Outside the window, the dark sky has cleared and the first proper tasting has me looking at a distant peak, which sometime this morning took snow upon its slopes.

When first picked this ‘new’ tea’s colour would have been a lemon yellow all those years ago; now the colours are deepening and will continue to naturally ‘age’ until one day – maybe another 7 seven years down the road – it will have morphed into a fully ‘black’ Pu’er, while losing much of its astringency. Though I’ve never bought into the fad of ‘aged teas are the only teas to drink’ a great tea will age ‘greatly’, or so the story goes.

The colour of a naturally fermented/fermenting tea differs entirely from a tea that has been artificially fermented. Naturally fermented teas stay clear and retain an almost red colour, whereas many artificially fermented teas go chocolate and almost 'black'

This tea’s power has moderated over time, but it and its depth still have some sharp tangs that cruise into the cheeks and over the teeth. When it goes down into the gullet though, it eases and glides down with all of tastes softening. The mouth afterwards holds onto much of what makes the Lau Banzhangs so revered: strength, an ability to carry all of the tea tree’s vital surroundings onto the palate, and a finish that reminds that not all departures are unwelcome.

Time to move south then.



About JeffFuchs

Bio Having lived for most of the past decade in Asia, Fuchs’ work has centered on indigenous mountain cultures, oral histories with an obsessive interest in tea. His photos and stories have appeared on three continents in award-winning publications Kyoto Journal, TRVL, and Outpost Magazine, as well as The Spanish Expedition Society, The Earth, Silkroad Foundation, The China Post Newspaper, The Toronto Star, The South China Morning Post and Traveler amongst others. Various pieces of his work are part of private collections in Europe, North America and Asia and he serves as the Asian Editor at Large for Canada’s award-winning Outpost magazine. Fuchs is the Wild China Explorer of the Year for 2011 for sustainable exploration of the Himalayan Trade Routes. He recently completed a month long expedition a previously undocumented ancient nomadic salt route at 4,000 metres becoming the first westerner to travel the Tsa’lam ‘salt road’ through Qinghai. Fuchs has written on indigenous perspectives for UNESCO, and has having consulted for National Geographic. Fuchs is a member of the fabled Explorers Club, which supports sustainable exploration and research. Jeff has worked with schools and universities, giving talks on both the importance of oral traditions, tea and mountain cultures. He has spoken to the prestigious Spanish Geographic Society in Madrid on culture and trade through the Himalayas and his sold out talk at the Museum of Nature in Canada focused on the enduring importance of oral narratives and the Himalayan trade routes. His recently released book ‘The Ancient Tea Horse Road’ (Penguin-Viking Publishers) details his 8-month groundbreaking journey traveling and chronicling one of the world’s great trade routes, The Tea Horse Road. Fuchs is the first westerner to have completed the entire route stretching almost six thousand kilometers through the Himalayas a dozen cultures. He makes his home in ‘Shangrila’, northwestern Yunnan upon the eastern extension of the Himalayan range where tea and mountains abound; and where he leads expeditions the award winning ‘Tea Horse Road Journey’ with Wild China along portions of the Ancient Tea Horse Road. To keep fueled up for life Fuchs co-founded JalamTeas which keeps him deep in the green while high in the hills.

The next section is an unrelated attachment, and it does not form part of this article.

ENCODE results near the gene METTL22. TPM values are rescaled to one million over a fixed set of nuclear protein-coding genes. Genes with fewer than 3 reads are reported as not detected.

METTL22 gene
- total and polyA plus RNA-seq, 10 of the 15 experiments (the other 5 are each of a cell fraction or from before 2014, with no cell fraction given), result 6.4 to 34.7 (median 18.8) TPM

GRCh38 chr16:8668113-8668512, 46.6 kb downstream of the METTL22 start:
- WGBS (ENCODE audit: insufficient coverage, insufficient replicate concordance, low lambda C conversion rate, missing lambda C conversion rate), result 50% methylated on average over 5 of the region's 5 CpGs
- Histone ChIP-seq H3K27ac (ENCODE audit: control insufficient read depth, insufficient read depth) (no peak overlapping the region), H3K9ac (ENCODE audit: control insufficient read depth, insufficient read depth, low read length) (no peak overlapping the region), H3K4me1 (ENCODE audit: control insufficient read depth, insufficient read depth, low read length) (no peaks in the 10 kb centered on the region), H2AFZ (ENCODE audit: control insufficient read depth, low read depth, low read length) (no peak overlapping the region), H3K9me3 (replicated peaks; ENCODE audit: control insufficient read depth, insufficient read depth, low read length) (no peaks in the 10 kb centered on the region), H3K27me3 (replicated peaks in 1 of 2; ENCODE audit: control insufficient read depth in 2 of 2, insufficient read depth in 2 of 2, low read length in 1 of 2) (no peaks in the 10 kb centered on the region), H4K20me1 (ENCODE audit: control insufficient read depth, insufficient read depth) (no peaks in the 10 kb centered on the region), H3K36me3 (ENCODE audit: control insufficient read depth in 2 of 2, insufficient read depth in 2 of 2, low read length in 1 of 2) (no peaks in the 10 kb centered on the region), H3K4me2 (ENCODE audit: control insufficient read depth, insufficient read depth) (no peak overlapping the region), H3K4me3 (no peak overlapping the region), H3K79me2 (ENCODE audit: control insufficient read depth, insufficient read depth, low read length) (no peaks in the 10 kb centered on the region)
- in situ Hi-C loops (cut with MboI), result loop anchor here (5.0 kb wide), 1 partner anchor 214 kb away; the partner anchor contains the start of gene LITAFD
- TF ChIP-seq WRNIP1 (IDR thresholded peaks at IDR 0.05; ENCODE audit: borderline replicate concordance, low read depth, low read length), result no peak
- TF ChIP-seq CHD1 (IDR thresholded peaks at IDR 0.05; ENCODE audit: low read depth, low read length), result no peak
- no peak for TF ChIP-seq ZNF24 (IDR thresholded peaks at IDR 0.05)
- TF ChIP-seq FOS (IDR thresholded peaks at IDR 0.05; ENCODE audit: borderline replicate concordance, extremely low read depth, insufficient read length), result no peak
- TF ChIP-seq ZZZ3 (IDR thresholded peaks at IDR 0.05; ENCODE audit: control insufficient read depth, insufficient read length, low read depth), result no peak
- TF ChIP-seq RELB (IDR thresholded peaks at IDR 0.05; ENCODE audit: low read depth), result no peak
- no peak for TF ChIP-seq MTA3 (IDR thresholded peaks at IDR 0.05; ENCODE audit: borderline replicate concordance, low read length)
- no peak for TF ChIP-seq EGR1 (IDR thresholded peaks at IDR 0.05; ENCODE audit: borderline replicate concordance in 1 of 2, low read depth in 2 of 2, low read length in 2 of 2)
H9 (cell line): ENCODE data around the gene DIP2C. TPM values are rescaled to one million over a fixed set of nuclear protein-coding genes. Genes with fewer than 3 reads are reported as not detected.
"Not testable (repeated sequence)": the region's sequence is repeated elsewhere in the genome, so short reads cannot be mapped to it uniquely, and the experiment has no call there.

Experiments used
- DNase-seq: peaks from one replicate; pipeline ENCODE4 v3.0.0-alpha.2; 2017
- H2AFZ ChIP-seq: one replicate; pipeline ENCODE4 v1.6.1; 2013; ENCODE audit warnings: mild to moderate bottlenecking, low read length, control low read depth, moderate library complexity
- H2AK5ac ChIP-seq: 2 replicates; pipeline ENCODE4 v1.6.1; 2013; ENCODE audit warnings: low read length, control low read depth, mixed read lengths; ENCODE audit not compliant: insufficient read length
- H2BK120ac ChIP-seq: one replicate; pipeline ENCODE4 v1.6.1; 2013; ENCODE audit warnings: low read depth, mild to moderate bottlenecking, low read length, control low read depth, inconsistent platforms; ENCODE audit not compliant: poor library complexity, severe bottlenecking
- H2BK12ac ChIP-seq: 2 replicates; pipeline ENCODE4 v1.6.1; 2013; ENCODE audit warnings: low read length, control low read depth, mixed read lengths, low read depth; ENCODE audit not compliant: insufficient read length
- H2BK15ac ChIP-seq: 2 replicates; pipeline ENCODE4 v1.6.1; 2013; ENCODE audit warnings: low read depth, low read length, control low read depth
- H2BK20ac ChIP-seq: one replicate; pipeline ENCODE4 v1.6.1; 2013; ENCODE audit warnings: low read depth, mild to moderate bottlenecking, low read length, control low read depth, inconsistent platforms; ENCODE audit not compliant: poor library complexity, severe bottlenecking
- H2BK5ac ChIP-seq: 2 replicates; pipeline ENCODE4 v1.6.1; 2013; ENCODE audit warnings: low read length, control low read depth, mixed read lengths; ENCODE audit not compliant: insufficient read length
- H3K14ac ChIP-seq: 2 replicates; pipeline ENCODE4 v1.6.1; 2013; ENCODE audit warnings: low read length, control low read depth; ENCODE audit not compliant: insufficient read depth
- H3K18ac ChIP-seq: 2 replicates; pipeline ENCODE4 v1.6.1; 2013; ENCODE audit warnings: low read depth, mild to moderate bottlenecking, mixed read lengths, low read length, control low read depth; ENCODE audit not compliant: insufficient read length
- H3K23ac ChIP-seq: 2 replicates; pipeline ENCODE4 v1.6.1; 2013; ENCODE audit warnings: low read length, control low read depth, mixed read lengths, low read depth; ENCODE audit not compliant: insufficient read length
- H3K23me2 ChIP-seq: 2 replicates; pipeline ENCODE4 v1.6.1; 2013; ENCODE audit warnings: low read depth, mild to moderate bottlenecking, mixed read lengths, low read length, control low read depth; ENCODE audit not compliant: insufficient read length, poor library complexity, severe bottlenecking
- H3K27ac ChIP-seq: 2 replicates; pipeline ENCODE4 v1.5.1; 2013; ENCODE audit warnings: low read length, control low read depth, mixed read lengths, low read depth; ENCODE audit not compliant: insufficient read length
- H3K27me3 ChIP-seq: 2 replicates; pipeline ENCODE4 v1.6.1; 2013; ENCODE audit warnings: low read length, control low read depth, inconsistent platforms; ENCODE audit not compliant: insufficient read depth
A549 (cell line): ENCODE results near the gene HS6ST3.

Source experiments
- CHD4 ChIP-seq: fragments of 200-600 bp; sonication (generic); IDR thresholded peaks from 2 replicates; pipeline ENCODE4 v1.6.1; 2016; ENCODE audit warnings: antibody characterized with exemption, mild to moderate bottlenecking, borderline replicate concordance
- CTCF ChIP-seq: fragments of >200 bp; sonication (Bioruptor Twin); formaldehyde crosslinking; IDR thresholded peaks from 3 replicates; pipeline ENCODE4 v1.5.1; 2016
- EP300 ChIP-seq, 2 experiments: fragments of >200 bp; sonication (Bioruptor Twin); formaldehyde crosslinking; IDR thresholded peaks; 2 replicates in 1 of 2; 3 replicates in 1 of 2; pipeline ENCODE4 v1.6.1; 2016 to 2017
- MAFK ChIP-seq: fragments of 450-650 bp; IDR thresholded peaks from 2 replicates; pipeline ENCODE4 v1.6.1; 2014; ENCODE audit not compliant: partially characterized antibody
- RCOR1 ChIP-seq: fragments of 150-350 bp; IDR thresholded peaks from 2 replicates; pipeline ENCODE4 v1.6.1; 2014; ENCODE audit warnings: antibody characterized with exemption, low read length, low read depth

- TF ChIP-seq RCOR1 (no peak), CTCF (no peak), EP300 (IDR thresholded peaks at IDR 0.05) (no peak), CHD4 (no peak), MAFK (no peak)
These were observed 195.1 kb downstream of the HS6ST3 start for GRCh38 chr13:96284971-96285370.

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2 Responses to A Tea for Departures – Lau Banzhang

  1. Simone says:

    Dear Jeff,

    I just wanted to say best of luck with your southern journey. I enjoy reading your work very much and soon I will get a chance to sample some of the Bada tea you have sourced.

    Bon Voyage, Salamat Jalan, Safe travels!


    • JeffFuchs says:

      I will take your best wishes south into the tea mountains Simone.
      Hope the Bada stirs the palate…the region that the tea is from is stunning, and the Bada tea itself doesn’t get much attention.
      Stay in touch and as they say here, Kale….go slowly.

      best from Kunming’s airport…where the tea isn’t great,